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Most states now allow charter schools

Opponents of charter schools - publicly financed, privately operated - paint them as demon spawn that sap resources from public schools.

But increasing numbers of people, tired of their children being virtual prisoners of failing public schools, are willing to entertain the idea.

As Motoko Rich reported in the New York Times, the number of students in charter schools increased by almost 13 percent between the 2010-11 and 2011-12 school years. There are now more than 2 million American children in charter schools.

In some districts, the proportion is growing. In New Orleans, that happened because so many city schools were destroyed by Hurricane Katrina.

"But in other districts, including Detroit, Washington, D.C., and St. Louis, more than 30 percent of public school students attend a charter school," Rich wrote.

Figures from the National Alliance for Public

Charter Schools show that in 110 school districts, at least 10 percent of students attend public charter schools. A year earlier, that could be said of only 96 districts.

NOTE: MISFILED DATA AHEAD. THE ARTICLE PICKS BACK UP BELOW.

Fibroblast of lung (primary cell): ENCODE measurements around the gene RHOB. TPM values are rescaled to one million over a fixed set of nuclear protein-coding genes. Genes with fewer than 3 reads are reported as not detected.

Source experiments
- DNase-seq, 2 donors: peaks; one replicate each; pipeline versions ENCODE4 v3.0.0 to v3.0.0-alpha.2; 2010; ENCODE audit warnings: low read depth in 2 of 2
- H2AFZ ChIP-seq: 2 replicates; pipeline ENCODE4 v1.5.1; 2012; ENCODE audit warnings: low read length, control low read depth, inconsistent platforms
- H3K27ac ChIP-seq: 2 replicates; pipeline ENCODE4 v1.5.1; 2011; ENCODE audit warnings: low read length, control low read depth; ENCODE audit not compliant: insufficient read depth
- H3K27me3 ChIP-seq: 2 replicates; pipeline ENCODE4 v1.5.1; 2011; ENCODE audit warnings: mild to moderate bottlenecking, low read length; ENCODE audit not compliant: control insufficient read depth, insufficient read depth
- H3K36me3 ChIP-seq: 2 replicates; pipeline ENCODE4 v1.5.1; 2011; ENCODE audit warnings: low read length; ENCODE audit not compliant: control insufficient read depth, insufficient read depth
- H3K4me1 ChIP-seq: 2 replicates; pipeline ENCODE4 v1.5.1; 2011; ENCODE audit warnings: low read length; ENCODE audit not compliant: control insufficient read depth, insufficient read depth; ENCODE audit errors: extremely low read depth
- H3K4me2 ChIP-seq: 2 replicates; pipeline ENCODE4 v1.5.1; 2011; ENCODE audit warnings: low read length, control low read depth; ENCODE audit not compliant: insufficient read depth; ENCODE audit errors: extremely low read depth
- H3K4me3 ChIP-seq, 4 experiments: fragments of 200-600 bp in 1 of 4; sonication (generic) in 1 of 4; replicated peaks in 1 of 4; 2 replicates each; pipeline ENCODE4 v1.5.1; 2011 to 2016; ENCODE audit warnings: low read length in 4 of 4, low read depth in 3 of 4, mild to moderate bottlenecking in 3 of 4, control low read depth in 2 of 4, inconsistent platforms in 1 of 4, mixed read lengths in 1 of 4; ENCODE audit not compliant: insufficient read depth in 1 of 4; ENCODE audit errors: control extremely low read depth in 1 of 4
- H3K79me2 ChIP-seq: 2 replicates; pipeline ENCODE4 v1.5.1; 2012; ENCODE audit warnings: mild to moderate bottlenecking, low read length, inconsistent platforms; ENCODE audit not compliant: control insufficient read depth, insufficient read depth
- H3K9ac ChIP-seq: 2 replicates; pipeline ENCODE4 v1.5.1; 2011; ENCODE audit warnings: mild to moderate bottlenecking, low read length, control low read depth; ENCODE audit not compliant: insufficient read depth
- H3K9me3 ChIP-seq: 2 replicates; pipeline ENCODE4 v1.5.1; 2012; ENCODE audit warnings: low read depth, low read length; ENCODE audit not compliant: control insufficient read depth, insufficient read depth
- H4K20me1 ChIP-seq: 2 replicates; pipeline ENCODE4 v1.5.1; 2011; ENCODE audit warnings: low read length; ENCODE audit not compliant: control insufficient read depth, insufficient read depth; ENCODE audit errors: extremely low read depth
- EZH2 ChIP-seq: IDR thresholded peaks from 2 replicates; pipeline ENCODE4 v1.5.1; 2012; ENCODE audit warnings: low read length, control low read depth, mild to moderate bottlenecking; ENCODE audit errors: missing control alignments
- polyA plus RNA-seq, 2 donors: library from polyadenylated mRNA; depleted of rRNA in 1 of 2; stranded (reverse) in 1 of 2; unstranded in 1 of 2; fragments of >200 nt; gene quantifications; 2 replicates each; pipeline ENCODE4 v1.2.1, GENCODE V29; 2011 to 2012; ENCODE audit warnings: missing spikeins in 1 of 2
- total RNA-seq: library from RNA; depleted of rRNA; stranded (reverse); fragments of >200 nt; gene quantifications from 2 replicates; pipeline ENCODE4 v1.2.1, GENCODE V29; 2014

In New York City, more than 48,000 kids attended charter schools in the last school year. That's only about 5 percent of the total enrollment, but it grew by 24 percent in just a year.

This is fraying longstanding political alliances.

"For decades, polls have consistently shown that black parents favor vouchers, charter schools and other options that allow their children to escape a system that consigns poor students to violent, dysfunctional learning environments, even while black lawmakers and civil rights organizations typically have sided with teachers unions that oppose such measures," Jason L. Riley of the Wall Street Journal reported recently.

Clearly, many parents are not satisfied with the status quo.

In November, Georgia voters amended the state constitution. It creates a commission that would approve new schools that had been rejected by local school boards.

Voters in Washington State approved an initiative that sets up the Washington Charter School Commission. It will authorize and supervise as many as 40 charter schools over five years.

An indefensible status quo in public education is meeting increasing resistance. Washington became the 42nd state to authorize charter schools.

West Virginia is not one of them.

 


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